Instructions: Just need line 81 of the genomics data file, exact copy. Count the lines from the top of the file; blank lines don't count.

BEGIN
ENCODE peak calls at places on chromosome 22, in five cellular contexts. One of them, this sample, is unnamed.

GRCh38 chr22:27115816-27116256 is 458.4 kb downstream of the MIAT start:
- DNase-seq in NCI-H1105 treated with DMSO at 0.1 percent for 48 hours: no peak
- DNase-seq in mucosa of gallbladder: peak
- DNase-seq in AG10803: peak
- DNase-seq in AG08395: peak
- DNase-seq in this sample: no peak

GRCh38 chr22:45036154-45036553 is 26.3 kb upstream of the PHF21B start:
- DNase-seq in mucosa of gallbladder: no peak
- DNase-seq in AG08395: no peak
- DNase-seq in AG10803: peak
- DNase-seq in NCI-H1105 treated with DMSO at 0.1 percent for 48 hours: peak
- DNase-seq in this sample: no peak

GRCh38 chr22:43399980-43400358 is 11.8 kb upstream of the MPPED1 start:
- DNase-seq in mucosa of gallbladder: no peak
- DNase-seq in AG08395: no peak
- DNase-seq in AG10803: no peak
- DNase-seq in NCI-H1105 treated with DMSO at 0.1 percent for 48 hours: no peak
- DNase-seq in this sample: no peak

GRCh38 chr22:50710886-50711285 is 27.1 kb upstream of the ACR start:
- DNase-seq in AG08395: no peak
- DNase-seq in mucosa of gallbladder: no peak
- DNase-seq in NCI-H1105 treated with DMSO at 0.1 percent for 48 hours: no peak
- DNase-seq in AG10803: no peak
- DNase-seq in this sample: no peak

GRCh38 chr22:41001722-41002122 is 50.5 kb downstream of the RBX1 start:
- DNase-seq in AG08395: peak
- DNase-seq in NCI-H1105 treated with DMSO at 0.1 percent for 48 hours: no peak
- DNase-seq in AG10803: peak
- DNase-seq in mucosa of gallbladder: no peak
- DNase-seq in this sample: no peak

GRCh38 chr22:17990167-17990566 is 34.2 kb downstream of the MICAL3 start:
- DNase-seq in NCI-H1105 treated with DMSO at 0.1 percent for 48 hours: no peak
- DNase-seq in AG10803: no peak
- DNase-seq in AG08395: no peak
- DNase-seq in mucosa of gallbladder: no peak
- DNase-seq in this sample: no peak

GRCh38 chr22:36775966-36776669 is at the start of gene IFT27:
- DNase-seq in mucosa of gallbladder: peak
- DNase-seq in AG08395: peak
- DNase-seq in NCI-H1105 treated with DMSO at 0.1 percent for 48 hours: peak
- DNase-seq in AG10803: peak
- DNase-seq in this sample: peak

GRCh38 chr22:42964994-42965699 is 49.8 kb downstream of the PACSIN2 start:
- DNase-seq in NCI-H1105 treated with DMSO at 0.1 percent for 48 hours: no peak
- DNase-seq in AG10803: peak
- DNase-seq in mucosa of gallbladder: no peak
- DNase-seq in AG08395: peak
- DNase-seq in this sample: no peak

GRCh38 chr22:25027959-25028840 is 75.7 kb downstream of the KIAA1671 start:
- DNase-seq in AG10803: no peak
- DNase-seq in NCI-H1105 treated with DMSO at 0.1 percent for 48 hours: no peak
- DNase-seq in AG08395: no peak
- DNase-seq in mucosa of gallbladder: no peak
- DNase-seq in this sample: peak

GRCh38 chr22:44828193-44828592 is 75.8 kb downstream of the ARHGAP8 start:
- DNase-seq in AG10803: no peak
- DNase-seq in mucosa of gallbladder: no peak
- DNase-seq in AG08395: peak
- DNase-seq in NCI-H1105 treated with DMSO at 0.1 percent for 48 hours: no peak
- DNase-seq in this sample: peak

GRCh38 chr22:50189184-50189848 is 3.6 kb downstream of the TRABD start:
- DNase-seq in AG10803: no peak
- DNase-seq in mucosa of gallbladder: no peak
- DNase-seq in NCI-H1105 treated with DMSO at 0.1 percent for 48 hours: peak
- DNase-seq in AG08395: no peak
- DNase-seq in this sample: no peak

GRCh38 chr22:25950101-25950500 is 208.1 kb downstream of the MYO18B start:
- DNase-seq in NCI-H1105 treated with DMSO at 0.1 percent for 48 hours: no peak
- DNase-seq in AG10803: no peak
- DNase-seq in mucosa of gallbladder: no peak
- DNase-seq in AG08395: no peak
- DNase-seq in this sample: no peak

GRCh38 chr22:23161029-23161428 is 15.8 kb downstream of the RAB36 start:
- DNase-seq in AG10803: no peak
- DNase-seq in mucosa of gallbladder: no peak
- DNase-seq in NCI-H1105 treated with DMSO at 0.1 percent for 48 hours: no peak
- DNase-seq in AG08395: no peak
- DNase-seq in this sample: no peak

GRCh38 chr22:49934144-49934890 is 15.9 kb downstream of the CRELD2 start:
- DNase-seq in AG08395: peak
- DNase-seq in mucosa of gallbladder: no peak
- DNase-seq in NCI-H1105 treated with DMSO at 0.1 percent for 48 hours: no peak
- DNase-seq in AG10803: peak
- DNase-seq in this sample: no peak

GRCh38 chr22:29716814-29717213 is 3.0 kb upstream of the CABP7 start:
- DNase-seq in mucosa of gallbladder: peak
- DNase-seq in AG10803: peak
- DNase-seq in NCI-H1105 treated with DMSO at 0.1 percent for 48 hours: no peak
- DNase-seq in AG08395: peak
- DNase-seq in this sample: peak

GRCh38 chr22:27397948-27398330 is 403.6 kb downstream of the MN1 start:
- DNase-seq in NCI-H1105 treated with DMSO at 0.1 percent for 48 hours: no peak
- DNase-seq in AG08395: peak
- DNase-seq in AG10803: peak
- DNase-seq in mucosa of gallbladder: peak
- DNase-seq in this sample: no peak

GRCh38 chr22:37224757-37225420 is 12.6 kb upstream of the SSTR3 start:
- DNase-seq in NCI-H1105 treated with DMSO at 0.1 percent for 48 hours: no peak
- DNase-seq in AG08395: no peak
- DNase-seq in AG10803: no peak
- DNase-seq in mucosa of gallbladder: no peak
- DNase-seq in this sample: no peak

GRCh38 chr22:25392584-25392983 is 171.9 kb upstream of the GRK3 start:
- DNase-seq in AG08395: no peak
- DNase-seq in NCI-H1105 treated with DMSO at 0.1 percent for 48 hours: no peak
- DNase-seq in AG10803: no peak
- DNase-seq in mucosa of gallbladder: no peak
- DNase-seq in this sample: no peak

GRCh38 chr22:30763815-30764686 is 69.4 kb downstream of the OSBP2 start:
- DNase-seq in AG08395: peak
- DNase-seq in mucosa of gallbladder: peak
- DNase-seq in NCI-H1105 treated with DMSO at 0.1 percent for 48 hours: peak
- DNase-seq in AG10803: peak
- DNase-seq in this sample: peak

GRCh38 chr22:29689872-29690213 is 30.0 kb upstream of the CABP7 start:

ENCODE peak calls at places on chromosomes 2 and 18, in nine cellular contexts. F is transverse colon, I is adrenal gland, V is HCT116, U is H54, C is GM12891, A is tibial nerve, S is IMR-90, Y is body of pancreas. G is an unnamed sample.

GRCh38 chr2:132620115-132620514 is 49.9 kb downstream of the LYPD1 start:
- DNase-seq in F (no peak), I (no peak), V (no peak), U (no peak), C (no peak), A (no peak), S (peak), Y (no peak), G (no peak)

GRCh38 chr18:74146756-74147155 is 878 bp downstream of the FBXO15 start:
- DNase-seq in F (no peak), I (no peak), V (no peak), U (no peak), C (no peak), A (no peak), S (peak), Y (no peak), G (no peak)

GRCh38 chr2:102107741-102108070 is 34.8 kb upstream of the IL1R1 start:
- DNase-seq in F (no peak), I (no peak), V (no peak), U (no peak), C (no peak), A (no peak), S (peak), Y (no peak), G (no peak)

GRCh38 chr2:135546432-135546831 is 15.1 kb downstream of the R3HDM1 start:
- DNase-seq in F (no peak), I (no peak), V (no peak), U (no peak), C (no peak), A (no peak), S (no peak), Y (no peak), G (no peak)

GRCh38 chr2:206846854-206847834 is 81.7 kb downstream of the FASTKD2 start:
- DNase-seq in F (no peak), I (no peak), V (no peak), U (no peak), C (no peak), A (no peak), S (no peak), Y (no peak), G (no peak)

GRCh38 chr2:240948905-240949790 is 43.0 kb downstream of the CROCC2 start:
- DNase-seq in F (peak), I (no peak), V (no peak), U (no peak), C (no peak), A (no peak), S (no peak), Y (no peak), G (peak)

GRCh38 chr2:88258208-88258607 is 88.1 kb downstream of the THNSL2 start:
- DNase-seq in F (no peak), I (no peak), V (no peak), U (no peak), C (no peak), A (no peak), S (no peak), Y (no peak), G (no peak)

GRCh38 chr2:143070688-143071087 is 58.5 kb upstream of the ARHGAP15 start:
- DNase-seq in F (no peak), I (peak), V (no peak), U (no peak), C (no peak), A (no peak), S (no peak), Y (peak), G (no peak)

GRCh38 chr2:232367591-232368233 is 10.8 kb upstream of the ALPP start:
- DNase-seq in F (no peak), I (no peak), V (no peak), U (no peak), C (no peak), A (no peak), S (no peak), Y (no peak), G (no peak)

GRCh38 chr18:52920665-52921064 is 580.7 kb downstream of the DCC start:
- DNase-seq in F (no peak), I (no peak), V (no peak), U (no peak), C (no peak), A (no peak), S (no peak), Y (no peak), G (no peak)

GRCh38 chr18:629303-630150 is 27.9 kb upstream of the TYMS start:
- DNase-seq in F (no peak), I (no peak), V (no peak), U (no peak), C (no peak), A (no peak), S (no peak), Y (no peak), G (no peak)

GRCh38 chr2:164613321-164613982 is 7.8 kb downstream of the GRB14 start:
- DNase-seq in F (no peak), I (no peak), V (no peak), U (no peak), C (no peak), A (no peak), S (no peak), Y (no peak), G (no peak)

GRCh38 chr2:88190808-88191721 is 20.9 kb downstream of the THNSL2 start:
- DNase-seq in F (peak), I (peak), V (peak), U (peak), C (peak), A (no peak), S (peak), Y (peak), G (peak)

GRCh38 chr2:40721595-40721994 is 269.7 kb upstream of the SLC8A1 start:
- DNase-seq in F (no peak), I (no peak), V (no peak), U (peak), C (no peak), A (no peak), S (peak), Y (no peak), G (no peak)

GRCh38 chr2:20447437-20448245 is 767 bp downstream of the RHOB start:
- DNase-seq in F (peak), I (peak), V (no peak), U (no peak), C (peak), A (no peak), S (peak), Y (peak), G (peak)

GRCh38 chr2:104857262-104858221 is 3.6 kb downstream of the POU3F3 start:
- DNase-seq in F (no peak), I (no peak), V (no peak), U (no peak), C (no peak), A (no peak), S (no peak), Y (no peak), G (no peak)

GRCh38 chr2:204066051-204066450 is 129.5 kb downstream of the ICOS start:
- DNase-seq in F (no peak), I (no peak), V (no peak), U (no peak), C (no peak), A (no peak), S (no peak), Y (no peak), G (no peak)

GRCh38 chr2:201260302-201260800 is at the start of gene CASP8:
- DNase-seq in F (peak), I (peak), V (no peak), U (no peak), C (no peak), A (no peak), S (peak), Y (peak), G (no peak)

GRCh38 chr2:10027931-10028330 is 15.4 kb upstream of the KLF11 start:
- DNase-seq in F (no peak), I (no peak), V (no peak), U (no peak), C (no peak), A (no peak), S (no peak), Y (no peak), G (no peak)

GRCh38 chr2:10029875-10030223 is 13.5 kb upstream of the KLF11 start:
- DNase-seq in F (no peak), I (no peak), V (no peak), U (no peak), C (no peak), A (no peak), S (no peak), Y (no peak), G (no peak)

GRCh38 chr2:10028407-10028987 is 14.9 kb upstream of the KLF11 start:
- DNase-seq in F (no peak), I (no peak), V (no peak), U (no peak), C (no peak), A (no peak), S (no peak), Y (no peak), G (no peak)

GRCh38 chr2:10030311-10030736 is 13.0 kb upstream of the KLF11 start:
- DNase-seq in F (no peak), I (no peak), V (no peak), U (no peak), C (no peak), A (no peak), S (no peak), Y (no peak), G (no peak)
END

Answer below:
- DNase-seq in AG08395: peak